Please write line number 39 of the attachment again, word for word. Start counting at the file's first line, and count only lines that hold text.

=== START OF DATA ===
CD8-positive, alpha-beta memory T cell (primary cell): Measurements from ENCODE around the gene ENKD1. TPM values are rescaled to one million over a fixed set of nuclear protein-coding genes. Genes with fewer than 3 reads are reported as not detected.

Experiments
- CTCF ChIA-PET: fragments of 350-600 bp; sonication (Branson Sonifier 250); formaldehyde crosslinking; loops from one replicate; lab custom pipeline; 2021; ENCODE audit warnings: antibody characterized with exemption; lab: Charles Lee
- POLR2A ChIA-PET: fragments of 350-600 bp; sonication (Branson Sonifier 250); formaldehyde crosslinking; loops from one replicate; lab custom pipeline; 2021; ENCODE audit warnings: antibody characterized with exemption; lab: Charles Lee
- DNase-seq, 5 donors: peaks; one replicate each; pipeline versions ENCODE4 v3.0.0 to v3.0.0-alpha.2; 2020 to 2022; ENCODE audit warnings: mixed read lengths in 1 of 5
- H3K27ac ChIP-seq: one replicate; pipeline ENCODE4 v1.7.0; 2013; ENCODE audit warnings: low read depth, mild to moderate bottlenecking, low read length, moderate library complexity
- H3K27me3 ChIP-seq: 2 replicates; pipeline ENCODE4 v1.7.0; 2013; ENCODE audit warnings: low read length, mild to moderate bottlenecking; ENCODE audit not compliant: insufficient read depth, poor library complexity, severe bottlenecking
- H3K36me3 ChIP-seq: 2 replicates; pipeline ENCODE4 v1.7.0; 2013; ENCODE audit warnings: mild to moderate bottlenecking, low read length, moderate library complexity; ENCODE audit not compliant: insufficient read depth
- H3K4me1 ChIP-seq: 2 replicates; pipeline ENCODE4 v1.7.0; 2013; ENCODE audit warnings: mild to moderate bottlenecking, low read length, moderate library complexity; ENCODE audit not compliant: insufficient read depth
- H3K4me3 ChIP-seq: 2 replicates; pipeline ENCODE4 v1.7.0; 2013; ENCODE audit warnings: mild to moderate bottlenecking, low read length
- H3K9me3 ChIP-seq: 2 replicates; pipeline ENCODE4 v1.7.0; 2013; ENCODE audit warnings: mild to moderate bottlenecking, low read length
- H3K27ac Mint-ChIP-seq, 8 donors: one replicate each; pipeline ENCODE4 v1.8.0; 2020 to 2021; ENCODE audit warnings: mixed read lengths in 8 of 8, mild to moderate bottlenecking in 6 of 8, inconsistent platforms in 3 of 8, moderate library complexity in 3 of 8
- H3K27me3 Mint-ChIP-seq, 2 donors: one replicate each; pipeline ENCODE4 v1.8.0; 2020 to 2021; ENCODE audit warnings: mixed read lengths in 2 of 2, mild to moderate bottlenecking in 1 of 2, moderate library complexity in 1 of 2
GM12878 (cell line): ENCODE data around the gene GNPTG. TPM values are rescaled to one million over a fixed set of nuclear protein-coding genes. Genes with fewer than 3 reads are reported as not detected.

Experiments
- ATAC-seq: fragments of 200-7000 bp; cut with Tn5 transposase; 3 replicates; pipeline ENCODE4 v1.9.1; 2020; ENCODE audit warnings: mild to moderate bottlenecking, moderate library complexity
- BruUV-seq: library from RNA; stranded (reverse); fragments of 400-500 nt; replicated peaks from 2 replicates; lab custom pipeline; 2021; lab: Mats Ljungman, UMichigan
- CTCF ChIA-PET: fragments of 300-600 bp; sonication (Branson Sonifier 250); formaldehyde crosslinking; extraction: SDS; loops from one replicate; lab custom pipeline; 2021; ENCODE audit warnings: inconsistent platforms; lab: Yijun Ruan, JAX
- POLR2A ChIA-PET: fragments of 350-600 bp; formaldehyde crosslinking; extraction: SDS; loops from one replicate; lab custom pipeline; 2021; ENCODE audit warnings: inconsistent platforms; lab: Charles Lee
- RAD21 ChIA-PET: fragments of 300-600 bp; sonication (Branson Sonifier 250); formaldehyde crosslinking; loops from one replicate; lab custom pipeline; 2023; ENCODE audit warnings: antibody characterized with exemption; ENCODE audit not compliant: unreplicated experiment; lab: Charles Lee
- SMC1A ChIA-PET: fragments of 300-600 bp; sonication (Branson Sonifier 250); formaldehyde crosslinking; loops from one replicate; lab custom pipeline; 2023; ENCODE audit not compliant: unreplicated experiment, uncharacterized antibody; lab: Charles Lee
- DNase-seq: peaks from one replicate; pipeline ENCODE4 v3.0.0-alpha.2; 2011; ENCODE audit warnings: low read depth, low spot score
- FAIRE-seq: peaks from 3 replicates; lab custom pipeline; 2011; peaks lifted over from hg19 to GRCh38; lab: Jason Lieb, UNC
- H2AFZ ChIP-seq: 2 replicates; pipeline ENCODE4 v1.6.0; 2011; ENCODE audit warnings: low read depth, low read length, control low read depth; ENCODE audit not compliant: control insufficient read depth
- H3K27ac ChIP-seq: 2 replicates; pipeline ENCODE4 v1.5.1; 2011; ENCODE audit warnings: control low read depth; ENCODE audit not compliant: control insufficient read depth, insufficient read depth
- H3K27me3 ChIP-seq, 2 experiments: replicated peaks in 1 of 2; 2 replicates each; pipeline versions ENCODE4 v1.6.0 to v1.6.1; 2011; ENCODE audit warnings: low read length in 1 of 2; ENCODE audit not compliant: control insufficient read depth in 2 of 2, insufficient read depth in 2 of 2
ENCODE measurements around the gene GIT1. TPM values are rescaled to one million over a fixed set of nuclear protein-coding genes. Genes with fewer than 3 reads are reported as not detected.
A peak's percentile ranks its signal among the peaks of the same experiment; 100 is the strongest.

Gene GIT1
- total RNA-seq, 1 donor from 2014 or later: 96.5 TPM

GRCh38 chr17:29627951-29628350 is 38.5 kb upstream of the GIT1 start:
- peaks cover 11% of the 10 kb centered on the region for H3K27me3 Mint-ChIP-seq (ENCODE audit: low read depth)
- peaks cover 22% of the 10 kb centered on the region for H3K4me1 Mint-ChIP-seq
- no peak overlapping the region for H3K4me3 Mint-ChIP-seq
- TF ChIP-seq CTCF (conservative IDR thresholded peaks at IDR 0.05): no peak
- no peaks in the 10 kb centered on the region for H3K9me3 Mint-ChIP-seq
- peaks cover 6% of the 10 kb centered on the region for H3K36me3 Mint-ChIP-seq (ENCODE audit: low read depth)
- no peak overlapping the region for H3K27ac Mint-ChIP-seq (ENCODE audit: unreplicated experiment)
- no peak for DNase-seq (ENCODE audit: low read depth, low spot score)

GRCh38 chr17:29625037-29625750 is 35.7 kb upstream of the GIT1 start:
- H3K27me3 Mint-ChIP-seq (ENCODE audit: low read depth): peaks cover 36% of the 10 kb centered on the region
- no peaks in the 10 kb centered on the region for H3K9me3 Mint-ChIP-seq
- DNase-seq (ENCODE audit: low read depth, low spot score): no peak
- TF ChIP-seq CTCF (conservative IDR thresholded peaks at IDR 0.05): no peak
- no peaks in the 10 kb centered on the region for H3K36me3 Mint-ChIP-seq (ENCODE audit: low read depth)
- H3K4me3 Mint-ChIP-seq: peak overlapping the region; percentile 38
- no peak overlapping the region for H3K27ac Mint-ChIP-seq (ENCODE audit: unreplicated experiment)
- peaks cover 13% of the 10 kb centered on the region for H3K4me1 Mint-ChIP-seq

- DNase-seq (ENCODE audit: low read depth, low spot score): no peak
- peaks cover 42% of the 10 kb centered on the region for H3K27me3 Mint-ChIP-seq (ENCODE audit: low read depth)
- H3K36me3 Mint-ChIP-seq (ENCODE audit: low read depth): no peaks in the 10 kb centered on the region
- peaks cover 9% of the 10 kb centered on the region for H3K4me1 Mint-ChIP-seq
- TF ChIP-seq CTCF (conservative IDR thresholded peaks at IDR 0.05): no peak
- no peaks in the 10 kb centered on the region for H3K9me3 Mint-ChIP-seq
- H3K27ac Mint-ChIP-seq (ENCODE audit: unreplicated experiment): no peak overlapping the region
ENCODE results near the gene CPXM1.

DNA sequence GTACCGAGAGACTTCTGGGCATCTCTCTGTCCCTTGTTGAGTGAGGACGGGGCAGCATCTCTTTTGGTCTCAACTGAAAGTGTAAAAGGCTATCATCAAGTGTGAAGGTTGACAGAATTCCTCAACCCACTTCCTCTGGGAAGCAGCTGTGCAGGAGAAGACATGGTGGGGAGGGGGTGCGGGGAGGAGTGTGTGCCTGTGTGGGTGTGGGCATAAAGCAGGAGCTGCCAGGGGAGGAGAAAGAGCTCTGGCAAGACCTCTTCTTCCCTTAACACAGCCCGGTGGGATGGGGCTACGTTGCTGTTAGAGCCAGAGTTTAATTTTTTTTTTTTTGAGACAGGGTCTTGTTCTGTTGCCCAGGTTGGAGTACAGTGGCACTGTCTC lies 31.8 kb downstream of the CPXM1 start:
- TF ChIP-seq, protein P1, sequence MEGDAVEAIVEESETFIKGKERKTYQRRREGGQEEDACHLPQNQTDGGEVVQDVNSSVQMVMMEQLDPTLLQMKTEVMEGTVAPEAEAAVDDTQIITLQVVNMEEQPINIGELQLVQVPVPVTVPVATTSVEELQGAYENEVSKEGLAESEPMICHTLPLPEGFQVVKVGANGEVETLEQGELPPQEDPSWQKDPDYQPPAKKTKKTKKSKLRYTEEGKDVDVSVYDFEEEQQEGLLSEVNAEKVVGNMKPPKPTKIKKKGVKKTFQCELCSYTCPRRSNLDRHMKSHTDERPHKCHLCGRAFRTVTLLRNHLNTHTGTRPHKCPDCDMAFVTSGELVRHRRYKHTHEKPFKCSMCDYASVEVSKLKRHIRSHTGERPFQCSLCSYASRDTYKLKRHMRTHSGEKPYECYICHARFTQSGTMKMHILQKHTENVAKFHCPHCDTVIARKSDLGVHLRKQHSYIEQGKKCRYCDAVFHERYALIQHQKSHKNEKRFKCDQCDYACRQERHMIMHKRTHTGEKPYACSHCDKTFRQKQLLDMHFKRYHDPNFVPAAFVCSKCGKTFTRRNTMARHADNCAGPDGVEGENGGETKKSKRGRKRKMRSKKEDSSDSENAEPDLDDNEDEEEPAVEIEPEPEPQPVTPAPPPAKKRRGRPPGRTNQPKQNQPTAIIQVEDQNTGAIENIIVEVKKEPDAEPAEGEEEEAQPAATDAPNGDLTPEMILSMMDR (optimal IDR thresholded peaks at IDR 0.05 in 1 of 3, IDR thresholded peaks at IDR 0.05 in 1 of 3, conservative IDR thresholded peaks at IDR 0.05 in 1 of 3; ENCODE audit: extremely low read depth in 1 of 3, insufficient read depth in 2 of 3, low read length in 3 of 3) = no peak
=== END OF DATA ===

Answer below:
- no peak for DNase-seq (ENCODE audit: low read depth, low spot score)